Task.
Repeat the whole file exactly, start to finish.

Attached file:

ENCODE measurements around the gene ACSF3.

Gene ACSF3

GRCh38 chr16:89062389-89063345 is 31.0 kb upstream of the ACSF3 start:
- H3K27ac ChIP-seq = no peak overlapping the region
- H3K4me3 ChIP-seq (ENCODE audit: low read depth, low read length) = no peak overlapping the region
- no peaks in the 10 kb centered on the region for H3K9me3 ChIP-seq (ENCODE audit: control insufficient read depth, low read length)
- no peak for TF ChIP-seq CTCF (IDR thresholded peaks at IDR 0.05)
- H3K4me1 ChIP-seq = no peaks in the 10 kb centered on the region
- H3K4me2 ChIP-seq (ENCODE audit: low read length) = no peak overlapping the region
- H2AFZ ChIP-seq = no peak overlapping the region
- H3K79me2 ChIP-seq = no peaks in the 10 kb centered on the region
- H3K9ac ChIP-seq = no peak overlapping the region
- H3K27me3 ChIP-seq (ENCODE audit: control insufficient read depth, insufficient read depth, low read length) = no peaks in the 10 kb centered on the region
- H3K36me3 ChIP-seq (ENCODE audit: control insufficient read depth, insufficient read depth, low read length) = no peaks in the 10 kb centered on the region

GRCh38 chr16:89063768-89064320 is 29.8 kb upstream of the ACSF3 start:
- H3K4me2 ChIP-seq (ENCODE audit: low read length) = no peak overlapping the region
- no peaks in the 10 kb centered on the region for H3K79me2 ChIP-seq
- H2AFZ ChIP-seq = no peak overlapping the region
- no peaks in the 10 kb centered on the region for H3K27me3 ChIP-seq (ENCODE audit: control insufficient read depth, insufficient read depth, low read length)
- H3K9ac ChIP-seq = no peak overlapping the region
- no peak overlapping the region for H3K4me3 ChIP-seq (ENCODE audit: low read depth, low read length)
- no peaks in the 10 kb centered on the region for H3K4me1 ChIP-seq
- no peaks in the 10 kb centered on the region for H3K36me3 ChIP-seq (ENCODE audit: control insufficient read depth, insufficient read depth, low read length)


ENCODE measurements around the gene ACSF3.

Gene ACSF3

GRCh38 chr16:89062389-89063345 is 31.0 kb upstream of the ACSF3 start:
- H3K27ac ChIP-seq = no peak overlapping the region
- H3K4me3 ChIP-seq (ENCODE audit: low read depth, low read length) = no peak overlapping the region
- no peaks in the 10 kb centered on the region for H3K9me3 ChIP-seq (ENCODE audit: control insufficient read depth, low read length)
- no peak for TF ChIP-seq CTCF (IDR thresholded peaks at IDR 0.05)
- H3K4me1 ChIP-seq = no peaks in the 10 kb centered on the region
- H3K4me2 ChIP-seq (ENCODE audit: low read length) = no peak overlapping the region
- H2AFZ ChIP-seq = no peak overlapping the region
- H3K79me2 ChIP-seq = no peaks in the 10 kb centered on the region
- H3K9ac ChIP-seq = no peak overlapping the region
- H3K27me3 ChIP-seq (ENCODE audit: control insufficient read depth, insufficient read depth, low read length) = no peaks in the 10 kb centered on the region
- H3K36me3 ChIP-seq (ENCODE audit: control insufficient read depth, insufficient read depth, low read length) = no peaks in the 10 kb centered on the region

GRCh38 chr16:89063768-89064320 is 29.8 kb upstream of the ACSF3 start:
- H3K4me2 ChIP-seq (ENCODE audit: low read length) = no peak overlapping the region
- no peaks in the 10 kb centered on the region for H3K79me2 ChIP-seq
- H2AFZ ChIP-seq = no peak overlapping the region
- no peaks in the 10 kb centered on the region for H3K27me3 ChIP-seq (ENCODE audit: control insufficient read depth, insufficient read depth, low read length)
- H3K9ac ChIP-seq = no peak overlapping the region
- no peak overlapping the region for H3K4me3 ChIP-seq (ENCODE audit: low read depth, low read length)
- no peaks in the 10 kb centered on the region for H3K4me1 ChIP-seq
- no peaks in the 10 kb centered on the region for H3K36me3 ChIP-seq (ENCODE audit: control insufficient read depth, insufficient read depth, low read length)